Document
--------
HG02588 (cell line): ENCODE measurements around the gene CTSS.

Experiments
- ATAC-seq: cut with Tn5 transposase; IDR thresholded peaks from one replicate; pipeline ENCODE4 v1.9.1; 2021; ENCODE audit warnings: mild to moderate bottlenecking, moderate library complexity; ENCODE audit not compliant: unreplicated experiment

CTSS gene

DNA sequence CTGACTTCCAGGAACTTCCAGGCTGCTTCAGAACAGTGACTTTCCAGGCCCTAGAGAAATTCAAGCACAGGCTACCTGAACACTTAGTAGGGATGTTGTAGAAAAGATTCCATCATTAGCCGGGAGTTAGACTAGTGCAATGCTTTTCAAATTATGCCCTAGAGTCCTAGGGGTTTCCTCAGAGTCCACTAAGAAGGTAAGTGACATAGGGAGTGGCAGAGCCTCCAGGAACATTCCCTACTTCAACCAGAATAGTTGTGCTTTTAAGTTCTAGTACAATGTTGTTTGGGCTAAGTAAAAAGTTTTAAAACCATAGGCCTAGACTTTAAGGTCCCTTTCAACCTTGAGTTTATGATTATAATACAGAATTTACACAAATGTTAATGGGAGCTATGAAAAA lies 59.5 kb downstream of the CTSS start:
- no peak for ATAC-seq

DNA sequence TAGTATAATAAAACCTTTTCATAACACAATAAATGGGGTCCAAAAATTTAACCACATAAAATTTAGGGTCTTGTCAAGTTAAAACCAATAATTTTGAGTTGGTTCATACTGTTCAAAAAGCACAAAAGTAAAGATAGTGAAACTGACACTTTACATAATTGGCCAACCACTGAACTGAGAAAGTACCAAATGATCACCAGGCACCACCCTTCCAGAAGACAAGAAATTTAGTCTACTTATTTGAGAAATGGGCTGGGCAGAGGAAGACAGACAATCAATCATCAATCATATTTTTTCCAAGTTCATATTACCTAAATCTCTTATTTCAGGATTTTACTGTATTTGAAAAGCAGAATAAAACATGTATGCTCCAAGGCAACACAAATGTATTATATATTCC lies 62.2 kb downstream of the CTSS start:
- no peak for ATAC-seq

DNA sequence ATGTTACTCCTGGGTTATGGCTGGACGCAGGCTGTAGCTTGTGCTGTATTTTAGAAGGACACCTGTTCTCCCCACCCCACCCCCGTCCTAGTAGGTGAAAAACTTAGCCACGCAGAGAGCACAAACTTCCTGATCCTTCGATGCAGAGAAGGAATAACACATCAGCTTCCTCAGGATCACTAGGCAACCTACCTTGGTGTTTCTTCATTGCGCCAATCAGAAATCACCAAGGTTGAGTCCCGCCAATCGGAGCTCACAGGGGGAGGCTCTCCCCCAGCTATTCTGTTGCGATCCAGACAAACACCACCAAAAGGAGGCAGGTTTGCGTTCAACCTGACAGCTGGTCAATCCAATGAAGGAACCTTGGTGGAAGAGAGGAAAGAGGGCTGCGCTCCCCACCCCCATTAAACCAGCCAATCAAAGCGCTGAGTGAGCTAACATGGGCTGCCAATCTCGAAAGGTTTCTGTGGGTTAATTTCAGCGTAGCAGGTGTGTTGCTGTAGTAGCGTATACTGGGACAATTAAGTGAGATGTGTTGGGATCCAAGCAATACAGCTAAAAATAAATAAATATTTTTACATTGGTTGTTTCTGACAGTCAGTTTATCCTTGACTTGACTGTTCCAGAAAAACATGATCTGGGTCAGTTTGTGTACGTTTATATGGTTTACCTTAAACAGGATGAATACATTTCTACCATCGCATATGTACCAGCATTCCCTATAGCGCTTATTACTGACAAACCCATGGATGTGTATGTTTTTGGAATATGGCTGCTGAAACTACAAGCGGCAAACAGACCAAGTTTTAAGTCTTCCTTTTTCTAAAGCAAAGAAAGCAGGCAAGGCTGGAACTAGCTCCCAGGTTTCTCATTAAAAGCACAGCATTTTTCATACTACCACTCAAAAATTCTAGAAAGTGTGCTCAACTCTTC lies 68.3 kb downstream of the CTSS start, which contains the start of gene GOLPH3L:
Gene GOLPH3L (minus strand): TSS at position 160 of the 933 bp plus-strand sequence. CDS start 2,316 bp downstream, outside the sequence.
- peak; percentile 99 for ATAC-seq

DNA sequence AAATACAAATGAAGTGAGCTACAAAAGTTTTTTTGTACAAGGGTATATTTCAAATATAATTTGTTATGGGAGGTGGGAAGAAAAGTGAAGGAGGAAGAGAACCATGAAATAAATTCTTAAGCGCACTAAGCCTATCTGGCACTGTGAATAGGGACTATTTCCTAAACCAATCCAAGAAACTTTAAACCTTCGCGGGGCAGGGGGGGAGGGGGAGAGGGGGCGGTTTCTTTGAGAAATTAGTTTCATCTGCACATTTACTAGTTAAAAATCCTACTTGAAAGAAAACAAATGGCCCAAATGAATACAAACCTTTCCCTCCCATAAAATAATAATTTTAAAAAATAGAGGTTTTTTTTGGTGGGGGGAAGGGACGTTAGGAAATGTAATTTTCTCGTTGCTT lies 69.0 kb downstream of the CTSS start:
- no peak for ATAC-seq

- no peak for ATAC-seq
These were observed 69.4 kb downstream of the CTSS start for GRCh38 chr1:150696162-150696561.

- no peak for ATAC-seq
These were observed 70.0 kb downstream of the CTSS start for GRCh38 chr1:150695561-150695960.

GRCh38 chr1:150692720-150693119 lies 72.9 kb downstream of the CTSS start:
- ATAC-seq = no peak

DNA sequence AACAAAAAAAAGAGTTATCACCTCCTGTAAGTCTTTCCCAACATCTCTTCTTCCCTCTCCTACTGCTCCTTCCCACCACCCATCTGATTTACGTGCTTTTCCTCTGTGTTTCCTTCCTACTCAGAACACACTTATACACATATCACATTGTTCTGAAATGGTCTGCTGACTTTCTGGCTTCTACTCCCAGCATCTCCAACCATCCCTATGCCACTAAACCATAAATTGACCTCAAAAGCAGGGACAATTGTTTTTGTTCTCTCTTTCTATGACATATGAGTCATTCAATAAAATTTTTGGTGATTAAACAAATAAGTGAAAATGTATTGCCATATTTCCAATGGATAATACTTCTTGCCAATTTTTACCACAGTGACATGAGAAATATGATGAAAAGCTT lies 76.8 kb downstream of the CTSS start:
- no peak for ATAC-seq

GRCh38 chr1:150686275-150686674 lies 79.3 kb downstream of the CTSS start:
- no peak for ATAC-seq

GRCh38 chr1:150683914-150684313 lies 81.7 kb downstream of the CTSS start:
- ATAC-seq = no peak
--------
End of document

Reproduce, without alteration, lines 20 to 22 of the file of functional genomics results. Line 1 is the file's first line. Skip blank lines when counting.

DNA sequence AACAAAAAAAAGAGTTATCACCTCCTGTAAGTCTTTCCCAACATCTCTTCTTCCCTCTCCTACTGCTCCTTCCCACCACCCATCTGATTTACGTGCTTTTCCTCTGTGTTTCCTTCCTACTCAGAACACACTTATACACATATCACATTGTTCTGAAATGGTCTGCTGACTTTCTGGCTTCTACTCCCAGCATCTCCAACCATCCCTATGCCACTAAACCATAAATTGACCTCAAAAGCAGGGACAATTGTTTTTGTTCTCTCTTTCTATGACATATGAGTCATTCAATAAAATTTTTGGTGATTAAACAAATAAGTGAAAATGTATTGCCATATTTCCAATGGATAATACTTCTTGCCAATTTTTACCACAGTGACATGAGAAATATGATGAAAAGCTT lies 76.8 kb downstream of the CTSS start:
- no peak for ATAC-seq

GRCh38 chr1:150686275-150686674 lies 79.3 kb downstream of the CTSS start: